You’ll then have recordings with nice looking charts are shown above. During the first two, I simply worked in the garden for about 30 minutes, and the last one was a short 2km run. Let’s go through all three.
- Activity 1 – I just dugged soil and pulled out some grass with hands, so the activity level was not too high, and that’s shown correctly in the chart, however, you can see some times when the heart rate dropped to as low as 41 bpm, which can’t be… I was old to try not to place the tracker too close from the wrist, and move it a little higher and the forearm.
- Activity 2 – So I did so, and doing the same kind of work in the garden, and it started well, but there was a sudden drop for a couple of minutes to around 50 to 60 bpm, before recovery. You’ll also notice two red bar, that’s because the Bluetooth connection was lost, and after recovery I had two sets of data for one 30 minute activity.
- Activity 3 – Two kilometer run at the stadium. I normally start a little slowly, then increase the pace steadily, until the end when I run as fast as I can, and the chart shows just that with the peak at the end followed by the cool down period when I walk and my heart rate comes down. Very good results here. The value also seem realistic with 160 bpm to 180 bpm during the run.
So overall the heart rate monitor appear to work much better than the one on other smartwatches I’ve tested so far, but there are still some issues for unexplained dropped, and sometimes Bluetooth disconnections, which might be normal, but it would be nice if the app could still merge the two set of data together.
I wanted to compare the data of fitness trackers to a cheststrap HRM for my reviews, and I bought one a few months ago, only to find out it required the ANT+ protocol which my phone cannot handle. The company however provides some chart comparing EP-SH09 data to the one of an Ant+ chest strap displayed in Turtle Sport open source program.The first one shows basically the same pattern, while the second one is pretty similar, but for some reasons the chest strap one does have some spikes.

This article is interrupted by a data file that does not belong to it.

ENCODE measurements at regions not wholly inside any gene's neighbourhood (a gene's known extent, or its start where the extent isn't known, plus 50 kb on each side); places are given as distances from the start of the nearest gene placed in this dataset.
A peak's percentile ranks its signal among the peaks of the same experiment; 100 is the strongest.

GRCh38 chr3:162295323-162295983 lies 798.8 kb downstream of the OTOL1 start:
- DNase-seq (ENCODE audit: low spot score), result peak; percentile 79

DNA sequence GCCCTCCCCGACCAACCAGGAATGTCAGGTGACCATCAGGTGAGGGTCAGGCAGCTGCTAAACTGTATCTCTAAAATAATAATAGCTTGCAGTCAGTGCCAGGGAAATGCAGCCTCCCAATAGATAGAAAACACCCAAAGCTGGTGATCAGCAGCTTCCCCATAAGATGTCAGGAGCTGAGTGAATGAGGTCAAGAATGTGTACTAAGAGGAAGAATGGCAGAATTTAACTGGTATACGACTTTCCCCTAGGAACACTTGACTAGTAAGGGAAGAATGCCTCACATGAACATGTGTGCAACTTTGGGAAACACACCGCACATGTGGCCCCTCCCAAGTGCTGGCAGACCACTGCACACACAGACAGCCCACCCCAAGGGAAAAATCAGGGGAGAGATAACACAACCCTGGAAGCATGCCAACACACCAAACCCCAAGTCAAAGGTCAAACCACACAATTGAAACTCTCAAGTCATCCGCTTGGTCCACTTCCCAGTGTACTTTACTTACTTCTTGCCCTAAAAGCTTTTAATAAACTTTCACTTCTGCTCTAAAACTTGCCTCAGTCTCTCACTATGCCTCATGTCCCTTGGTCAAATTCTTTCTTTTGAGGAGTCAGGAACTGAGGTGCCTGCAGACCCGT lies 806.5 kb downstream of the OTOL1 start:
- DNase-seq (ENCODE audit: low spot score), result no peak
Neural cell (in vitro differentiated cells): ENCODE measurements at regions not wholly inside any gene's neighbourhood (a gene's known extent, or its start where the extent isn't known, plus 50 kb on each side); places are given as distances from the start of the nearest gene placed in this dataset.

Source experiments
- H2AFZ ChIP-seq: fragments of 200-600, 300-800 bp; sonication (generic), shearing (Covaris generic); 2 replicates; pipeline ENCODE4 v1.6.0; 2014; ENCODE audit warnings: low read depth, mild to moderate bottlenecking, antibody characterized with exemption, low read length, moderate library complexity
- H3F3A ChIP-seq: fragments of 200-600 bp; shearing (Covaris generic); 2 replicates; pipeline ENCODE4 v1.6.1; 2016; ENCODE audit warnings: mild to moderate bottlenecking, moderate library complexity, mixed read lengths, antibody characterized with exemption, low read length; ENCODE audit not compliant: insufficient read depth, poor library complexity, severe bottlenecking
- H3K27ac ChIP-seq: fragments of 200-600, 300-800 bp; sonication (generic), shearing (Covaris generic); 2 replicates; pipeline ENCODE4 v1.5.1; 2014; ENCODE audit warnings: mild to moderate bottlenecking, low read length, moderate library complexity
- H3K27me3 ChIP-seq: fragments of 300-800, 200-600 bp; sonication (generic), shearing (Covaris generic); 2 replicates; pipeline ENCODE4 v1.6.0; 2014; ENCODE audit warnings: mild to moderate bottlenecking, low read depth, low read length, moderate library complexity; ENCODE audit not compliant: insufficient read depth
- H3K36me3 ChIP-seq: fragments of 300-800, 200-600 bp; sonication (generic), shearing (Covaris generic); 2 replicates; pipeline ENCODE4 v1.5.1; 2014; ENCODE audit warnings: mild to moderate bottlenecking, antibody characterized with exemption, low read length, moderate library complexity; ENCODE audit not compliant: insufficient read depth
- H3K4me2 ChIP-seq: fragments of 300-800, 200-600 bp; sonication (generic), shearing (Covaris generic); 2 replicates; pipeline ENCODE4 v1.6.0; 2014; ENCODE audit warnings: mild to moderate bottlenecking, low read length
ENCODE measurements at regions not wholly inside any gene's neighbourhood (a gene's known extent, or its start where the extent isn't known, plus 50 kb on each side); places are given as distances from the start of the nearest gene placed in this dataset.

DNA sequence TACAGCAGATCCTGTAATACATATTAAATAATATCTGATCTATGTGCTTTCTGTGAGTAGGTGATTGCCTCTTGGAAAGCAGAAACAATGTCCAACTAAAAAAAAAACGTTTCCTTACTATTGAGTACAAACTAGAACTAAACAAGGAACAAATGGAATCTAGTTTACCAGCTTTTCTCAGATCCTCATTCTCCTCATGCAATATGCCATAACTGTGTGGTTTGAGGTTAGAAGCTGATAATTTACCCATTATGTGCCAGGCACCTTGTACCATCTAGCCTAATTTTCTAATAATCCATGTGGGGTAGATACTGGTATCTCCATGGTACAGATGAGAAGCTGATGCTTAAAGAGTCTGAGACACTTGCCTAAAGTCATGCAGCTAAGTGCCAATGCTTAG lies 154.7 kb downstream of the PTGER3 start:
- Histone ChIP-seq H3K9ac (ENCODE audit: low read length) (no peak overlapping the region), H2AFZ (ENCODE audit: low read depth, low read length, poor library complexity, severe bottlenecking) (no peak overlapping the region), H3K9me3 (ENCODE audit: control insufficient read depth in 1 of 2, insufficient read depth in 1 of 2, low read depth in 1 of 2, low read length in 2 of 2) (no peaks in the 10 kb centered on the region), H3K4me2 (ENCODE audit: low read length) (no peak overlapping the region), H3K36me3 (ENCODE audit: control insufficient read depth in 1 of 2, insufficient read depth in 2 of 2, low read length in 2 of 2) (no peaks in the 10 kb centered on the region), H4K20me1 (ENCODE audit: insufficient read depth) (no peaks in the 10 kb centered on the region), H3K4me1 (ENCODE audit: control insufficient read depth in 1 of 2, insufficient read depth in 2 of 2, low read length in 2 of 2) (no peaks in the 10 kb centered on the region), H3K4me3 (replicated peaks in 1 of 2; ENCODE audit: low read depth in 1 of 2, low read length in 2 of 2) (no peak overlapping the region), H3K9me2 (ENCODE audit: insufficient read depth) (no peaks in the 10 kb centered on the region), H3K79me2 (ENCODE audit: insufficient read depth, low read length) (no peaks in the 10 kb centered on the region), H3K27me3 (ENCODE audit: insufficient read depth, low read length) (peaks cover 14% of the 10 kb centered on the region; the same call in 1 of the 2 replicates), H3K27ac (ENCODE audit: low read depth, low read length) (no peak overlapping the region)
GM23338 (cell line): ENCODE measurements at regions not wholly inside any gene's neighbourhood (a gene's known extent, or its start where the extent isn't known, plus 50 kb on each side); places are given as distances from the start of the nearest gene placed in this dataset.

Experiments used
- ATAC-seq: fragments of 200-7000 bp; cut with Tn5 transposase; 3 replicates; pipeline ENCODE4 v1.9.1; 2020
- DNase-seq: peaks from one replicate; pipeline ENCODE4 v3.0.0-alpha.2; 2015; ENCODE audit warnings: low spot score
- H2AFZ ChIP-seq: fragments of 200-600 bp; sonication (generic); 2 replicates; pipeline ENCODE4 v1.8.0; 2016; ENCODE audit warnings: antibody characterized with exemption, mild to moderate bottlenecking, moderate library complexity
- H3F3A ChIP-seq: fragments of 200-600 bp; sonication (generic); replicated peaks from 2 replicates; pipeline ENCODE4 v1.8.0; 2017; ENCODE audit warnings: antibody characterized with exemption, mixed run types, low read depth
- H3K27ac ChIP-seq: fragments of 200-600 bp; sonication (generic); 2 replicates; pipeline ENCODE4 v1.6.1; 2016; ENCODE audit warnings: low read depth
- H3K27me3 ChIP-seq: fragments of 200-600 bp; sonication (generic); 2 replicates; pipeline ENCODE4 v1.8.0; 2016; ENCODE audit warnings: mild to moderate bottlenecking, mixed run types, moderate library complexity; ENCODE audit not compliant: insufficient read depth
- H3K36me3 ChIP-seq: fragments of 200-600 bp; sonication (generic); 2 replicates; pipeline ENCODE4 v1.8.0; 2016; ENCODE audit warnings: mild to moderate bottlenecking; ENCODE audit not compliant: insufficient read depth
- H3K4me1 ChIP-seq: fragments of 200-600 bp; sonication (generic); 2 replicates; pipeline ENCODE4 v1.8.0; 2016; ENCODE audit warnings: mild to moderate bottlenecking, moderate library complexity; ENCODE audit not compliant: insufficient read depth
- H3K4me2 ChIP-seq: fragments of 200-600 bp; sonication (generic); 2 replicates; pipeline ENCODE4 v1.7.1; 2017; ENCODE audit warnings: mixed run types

A few last words about battery life. The company claims 36 hours with HRM on, and 6 days without HRM, and in my experience I found it to last 4 to 5 days on a charge. Energympro EP-SH09 is not a bad device, and actually it’s been the I’ve tested best so far with the heart rate monitor and corresponding app, but as explained in the review above, there are still some small issues that need to be addressed.
The company has now listed the product on their website, starting at $30 with local pickup in Montreal or Taipei, $40 with shipping by China post registered airmail, and $48 with shipping by Fedex.
Jean-Luc started CNX Software in 2010 as a part-time endeavor, before quitting his job as a software engineering manager, and starting to write daily news, and reviews full time later in 2011.